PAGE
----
LANDSCAPING : A Yard Full of Pine Trees Is Worth Every Scent


If you pine for the spicy aroma of evergreens in your life--and not just at Christmas or from a household cleaner--you may want to add them to your home landscape for year-round enjoyment.

Although many pine species grow on mountains and thrive in cold, snowy or rainy climates, several varieties grow successfully in Orange County. The secret is selecting the right type and providing adequate water and fertilizer while the tree is young.

“One of the best things about adding a pine to a landscape is the scent,” says James Barry, an environmental consultant based in Orange. Barry also teaches arboriculture at Fullerton College.

Another benefit from pines: their visual drama.


“Their ambience is different from other trees,” he says.

Pines need full sun and well-draining soil. They prefer acidic soil and, because most soil and water in Orange County tends to be alkaline, fertilizer and iron supplement added periodically during the first few years of growth are crucial for the overall health of the tree.

Barry recommends applying iron sulfate in the fall. In spring, he uses an all purpose landscape fertilizer (Best Super Iron) with a 9-9-9NPK formulation (nitrogen, phosphorus and potassium), which also contains 11% iron. Using a steel rod, he digs holes eight inches deep, three feet apart, in an eight-foot ring surrounding the tree drip line. He pours one-quarter pound of fertilizer into each hole. Quantity is adjusted for tree size, because mature trees require more.


Regular watering is crucial for pines while they mature.

“Often pines suffer from summer heat and drought and show it by browning needles and needle drop,” Barry said.

Pines need deep watering, to a depth of at least two feet, once a month. If they’re stressed by drought, heat or smog, they become susceptible to attacks by bark beetles or mites.

Because many pine species are affected by polluted air, it’s best to avoid those that suffer in smog. One of the worst is Monterey pine, which is popular as a living Christmas tree sold in containers.

“There’s not enough rainfall and humidity here, and they really don’t do well in our climate,” Barry says.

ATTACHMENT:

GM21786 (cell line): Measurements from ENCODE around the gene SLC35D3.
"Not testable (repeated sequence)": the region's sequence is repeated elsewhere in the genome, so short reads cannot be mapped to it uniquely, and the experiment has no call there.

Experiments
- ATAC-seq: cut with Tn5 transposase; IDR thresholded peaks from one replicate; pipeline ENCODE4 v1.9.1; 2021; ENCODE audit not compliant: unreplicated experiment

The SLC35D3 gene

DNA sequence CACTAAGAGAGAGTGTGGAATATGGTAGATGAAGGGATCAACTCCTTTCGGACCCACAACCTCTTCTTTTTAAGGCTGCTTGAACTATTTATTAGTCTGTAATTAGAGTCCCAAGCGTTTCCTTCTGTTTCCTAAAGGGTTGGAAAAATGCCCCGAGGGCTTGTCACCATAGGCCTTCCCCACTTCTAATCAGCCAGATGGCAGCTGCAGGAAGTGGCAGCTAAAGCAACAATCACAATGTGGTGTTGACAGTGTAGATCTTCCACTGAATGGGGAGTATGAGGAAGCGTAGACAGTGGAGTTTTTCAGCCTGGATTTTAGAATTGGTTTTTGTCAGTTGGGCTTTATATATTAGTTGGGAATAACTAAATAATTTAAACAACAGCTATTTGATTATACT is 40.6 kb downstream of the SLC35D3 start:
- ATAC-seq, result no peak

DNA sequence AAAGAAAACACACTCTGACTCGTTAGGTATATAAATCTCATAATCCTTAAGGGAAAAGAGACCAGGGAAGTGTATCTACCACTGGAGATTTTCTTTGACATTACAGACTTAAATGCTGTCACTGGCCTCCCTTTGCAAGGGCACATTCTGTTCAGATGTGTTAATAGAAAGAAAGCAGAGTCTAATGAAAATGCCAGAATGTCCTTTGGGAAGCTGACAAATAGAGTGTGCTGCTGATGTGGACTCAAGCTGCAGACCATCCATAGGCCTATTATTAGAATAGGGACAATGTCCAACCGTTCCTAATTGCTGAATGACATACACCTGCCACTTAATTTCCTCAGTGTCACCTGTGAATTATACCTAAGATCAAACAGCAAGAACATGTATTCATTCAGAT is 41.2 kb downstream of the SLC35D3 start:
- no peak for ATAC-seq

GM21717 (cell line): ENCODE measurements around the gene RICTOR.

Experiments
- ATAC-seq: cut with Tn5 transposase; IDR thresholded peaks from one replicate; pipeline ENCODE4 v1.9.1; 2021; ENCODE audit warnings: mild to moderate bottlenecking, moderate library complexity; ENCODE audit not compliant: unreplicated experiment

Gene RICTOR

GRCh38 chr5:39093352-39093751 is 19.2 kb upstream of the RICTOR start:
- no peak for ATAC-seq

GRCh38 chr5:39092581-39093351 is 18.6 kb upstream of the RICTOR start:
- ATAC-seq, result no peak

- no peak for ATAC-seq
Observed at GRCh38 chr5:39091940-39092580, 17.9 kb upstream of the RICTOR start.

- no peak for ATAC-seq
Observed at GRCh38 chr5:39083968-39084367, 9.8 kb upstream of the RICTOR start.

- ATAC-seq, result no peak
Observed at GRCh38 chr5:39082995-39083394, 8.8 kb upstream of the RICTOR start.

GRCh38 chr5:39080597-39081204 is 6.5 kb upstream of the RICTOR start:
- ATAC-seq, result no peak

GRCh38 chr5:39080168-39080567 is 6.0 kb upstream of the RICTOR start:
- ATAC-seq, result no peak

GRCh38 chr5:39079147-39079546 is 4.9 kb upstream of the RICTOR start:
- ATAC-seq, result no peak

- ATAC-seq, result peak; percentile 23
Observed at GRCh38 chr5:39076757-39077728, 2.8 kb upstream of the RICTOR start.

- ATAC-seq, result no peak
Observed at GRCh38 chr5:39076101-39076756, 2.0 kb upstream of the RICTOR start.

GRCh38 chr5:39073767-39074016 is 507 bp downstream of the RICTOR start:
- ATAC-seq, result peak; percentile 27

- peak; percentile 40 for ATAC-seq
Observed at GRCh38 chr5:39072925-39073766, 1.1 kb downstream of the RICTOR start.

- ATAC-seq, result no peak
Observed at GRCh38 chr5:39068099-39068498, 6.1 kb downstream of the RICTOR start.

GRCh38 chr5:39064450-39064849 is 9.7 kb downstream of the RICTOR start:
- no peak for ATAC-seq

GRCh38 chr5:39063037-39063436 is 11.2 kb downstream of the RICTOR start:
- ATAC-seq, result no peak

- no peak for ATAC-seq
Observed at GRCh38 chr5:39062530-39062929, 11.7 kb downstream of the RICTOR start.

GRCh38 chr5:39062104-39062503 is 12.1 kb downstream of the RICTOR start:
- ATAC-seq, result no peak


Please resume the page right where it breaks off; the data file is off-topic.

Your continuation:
He added that it’s very hard to grow containerized pines year after year because the temperatures rise so high in hot, dry months that the roots are affected. He recommends planting in the ground.

Nati Panpoja, superintendent of Sunnyslope Nursery in Orange, which specializes in growing and selling trees, agrees that the crucial time for pines is when they are young.

“Pines can be really easy to grow,” he says. “They need to be staked when they’re young, but as they mature, they don’t need much care.”

Pines do need to be sheared and shaped. Barry recommends such treatment during the cooler months, November through February, which is convenient for the gardener who wants pine branches for holiday decorations. “If pines are pruned in summer, they suffer from stress compounded by the heat and dry air.”

A note of caution: Pines are very flammable, as are the dry needles. Barry recommends planting them away from structures, preferably on the perimeter of the landscape. They are also fairly shallow rooted, so the roots can be invasive.


Recommended Pines

James Barry and Nati Panpoja recommend the following pines for Orange County:

* P. eldarica--Mondell pine. Top choice for Orange County. Tolerates heat and smog, medium growth rate. Reaches 50 feet.

* P. canariensis--Canary Island pine. Fast growing, to 60 feet. Popular because it needs less pruning and shaping than most other varieties.

* P. halepensis--Aleppo pine. Moderate growth rate, to 40 feet. Needs considerable pruning to shape.

* P. monophylla--Singleleaf pinon pine. Very slow growing to 20 feet. Popular for bonsai or rock gardens. Added benefit is it produces edible pine nuts.

* P. pinea--Italian stone pine. Moderate growth rate, to 50 to 60 feet. Used more as street trees or on large landscapes as it will outgrow a small garden.

Nurseries that specialize in trees are a good place to investigate varieties.

Another good place to view pines and other conifers (cedar, cypress, fir and spruce) is in the Conifer Garden at the Fullerton Arboretum, 1900 Association Road, Fullerton. It’s open from 8 a.m. to 4:45 p.m. daily. Call (714) 773-3579 for information.